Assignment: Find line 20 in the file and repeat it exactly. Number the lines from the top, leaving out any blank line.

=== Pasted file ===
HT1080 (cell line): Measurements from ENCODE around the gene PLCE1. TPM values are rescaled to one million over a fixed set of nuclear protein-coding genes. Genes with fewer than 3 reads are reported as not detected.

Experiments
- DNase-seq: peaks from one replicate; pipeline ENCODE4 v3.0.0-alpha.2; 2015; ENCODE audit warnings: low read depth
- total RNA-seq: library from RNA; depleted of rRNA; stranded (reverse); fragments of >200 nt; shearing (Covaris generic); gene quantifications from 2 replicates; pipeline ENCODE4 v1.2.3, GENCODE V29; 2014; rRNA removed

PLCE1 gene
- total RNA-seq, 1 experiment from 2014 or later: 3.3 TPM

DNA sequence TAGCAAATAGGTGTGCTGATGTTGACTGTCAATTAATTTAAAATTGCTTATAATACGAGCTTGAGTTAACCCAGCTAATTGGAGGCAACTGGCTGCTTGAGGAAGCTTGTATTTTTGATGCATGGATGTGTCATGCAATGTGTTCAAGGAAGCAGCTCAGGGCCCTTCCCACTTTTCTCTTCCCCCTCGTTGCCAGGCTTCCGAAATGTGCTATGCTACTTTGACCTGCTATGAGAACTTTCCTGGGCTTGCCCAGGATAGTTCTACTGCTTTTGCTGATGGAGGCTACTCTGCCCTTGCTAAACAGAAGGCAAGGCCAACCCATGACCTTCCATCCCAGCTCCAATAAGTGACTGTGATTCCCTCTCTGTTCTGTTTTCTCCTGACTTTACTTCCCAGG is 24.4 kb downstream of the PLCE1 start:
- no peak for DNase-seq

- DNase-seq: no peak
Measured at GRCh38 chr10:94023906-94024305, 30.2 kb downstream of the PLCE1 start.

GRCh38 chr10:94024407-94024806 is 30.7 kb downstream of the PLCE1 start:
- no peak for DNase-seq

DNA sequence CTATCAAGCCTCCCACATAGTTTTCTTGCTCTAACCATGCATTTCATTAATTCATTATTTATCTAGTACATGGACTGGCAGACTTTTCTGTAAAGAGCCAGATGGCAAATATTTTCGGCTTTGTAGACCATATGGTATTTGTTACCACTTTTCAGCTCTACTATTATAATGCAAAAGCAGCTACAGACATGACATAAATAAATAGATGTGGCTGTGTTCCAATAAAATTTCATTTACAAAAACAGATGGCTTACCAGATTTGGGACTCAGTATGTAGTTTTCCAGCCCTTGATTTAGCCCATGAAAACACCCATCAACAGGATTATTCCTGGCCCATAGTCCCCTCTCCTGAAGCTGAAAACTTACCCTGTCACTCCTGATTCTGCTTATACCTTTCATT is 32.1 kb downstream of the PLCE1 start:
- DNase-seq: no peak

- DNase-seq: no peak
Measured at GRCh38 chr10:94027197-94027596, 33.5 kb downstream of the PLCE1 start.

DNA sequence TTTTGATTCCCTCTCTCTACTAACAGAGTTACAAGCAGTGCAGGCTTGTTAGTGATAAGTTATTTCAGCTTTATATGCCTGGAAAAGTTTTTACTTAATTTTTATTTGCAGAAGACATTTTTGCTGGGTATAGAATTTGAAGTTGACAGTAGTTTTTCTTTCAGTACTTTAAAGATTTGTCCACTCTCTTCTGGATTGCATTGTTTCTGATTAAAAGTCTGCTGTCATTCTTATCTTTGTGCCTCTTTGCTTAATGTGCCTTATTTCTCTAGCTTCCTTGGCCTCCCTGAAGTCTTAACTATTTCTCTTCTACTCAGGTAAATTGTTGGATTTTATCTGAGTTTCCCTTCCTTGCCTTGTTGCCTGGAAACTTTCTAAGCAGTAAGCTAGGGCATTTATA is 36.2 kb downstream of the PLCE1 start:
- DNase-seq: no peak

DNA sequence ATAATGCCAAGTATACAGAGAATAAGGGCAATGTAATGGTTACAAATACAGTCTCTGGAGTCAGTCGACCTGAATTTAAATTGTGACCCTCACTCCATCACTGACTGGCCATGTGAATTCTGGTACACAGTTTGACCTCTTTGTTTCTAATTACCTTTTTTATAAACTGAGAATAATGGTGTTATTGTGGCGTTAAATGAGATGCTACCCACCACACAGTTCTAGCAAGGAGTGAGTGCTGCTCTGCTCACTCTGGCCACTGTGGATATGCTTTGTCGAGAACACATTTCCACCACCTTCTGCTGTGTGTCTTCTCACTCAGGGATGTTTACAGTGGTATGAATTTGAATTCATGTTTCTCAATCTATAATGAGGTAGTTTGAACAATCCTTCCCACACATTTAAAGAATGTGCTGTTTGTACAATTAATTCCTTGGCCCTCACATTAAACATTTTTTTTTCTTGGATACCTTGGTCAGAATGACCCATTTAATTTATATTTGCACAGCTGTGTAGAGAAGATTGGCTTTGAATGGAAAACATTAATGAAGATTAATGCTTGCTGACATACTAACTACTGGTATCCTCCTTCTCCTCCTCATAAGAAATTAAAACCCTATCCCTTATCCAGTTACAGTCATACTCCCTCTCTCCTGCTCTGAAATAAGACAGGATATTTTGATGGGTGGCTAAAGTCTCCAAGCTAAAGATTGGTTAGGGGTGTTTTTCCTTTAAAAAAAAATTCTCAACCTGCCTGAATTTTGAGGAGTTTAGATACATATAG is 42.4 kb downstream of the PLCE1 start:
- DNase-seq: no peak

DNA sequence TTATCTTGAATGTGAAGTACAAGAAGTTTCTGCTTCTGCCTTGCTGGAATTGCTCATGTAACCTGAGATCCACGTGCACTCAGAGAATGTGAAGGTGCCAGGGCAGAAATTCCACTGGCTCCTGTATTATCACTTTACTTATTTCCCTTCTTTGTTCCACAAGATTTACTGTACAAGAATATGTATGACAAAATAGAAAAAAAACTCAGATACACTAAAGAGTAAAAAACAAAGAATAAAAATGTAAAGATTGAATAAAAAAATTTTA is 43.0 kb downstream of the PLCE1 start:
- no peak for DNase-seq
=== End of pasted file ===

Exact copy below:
- DNase-seq: no peak